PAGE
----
New York/Berlin/L.A./(20 other places in the world) innovators Liars continue to make their audience think, but this time a more simple approach has been scratched to disc with their self-titled fourth album. Unlike previous efforts, where concepts are at the forefront of what the band has produced, those methods have been left behind this time around.
The title of the album suggests a more straightforward approach and judging by the sound, this is very much a forgone conclusion. This album also witnesses frontman, Angus Andrew, in a new light with his falsetto vocals (’Plaster Casts Of Everything‘, ‘Houseclouds’’ Cycle Time‘, ‘Protection‘) adding yet another dimension to the slew of variation the Liars already hold within their arsenal.
Andrews also uses his brooding vocals that we’re so used to hearing on the band’s previous material (‘Leather Prowler‘, ‘What They Would Know‘, ‘Freak Out‘, ‘Pure Unevil‘, ‘Clear Island‘), and although some may say this albums is of two halves based on the vocal range of the twisted Aussie, musically, this album is just an indie rock affair from a band that loves to create something different and awe-inspiring every time they enter the studio.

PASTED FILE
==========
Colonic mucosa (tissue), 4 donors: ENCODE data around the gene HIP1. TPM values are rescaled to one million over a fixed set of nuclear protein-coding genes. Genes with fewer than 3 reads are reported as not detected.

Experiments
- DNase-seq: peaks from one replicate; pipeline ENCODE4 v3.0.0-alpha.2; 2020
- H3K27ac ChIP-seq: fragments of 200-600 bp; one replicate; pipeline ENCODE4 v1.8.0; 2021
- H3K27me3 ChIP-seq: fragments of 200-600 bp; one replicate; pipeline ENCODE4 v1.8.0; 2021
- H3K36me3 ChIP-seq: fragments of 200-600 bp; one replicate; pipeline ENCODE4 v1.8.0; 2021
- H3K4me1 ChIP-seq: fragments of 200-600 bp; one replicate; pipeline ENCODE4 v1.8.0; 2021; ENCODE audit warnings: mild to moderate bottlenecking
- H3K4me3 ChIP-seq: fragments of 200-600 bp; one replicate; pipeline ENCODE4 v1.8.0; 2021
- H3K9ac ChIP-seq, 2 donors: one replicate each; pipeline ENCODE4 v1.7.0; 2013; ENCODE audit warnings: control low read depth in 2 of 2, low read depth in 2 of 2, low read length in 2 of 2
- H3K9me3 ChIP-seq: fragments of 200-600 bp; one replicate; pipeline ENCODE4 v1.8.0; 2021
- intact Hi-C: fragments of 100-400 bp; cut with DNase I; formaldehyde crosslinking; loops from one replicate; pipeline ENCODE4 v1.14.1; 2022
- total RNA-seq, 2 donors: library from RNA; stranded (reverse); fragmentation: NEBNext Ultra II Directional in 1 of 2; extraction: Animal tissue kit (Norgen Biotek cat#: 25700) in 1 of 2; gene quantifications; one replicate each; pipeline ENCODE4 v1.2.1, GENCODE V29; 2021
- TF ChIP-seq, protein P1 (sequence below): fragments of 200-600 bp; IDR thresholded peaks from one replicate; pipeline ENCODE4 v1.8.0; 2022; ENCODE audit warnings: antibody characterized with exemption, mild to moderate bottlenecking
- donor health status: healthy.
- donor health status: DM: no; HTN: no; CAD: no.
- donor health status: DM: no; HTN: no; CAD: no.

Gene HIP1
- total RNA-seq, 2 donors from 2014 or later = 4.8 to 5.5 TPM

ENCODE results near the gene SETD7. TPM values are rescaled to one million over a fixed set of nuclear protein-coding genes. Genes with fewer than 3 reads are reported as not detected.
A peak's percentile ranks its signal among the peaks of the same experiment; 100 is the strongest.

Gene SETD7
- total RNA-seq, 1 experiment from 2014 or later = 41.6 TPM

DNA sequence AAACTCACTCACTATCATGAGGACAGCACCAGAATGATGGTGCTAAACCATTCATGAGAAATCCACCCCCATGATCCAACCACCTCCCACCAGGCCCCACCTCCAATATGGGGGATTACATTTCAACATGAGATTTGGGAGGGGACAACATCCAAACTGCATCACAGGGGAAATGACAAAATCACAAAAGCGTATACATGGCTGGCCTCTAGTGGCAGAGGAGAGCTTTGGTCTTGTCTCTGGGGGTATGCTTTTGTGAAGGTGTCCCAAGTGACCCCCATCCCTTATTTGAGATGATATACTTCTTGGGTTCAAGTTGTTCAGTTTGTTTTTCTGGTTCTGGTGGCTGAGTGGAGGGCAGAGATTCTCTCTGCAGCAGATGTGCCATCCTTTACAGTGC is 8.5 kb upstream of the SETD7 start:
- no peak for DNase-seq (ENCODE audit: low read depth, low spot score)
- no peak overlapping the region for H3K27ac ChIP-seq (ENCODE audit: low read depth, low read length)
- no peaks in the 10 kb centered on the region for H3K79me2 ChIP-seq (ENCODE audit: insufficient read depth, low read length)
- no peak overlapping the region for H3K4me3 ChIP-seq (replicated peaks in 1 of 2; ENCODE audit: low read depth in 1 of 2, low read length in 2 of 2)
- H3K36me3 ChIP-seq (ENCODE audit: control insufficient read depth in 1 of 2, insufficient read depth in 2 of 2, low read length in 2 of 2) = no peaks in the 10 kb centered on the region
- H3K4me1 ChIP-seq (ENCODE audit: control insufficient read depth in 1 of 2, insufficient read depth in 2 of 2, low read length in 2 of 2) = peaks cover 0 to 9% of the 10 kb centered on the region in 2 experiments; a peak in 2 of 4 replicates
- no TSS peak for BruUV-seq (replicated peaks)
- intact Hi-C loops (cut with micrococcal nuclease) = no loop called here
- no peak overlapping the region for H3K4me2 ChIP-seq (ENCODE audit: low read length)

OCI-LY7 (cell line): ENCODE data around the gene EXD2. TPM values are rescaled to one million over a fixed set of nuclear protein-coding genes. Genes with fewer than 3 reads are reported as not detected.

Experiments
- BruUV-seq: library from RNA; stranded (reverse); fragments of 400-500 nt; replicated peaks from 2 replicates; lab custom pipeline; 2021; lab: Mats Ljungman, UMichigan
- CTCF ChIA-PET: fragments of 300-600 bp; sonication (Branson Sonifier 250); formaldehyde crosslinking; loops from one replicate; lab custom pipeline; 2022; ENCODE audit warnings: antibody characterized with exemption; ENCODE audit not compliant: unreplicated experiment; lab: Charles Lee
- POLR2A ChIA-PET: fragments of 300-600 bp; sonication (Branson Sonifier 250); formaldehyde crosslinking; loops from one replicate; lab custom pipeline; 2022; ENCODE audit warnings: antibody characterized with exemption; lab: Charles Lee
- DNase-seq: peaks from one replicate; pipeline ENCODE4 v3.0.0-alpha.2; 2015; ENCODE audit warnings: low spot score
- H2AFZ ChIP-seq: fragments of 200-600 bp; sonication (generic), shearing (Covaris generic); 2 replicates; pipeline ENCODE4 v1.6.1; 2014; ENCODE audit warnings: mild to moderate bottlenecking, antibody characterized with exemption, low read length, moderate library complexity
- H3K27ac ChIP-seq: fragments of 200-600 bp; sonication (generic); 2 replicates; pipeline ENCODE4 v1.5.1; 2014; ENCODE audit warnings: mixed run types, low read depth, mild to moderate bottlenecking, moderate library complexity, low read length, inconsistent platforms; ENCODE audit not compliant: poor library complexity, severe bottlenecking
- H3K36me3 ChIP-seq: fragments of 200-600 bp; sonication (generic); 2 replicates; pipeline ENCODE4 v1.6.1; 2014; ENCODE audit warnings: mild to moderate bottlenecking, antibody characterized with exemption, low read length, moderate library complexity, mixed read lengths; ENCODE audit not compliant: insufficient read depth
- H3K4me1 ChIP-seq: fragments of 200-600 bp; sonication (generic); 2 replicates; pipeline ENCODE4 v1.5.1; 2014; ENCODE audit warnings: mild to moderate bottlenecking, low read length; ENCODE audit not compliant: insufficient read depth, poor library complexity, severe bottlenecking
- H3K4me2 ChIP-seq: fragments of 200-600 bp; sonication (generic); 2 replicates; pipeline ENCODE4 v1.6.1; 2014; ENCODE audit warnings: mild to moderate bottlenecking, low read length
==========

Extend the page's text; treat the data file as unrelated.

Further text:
Although “Liars” isn’t the band’s best effort, all plaudits must be given to a band that hold a profusion of innovation and intelligence. No band this era has shown more diversity, musically and lyrically, than Liars and this album is just another bending chapter of the story this band continue to create. The ride will continue to change dramatically in the years and in truth, that‘s the exciting thing about it.
Grinderman - Grinderman
Nick Cave and his mates have ditched the emotional attachments that his music so often contains and have gone for the more in-your-face, ear-splitting adventure; this time under the moniker of Grinderman.
Although the majority of members comprise from the Bad Seeds, the Grinderman make a more visceral and direct approach with their debut self-titled album.
The harsh narrative splurge that kicks the album off during ‘Get It On’ basically represents the album as a whole. The feedback and distortion through album highlight, ‘No Pussy Blues’, is straight up rock ‘n’ roll that will make your ears bleed. It’s typical no-bullshit-straight-up-in-your-face rock ’n’ roll that Cave rarely dabbles upon through his solo material.
‘Depth Charge Ethel’, ‘Honey Bee’, ‘When My Love Comes Down’ and ‘Love Bomb’ all follow on in much the same vein, with Cave and Co. rocking out like the old campaigners they truly are.
Less poetic and more direct, Grinderman have made a visceral collective of sounds, where it’s evident that Cave has entered the studio to have some fun with his mates and what’s been created is just that and some.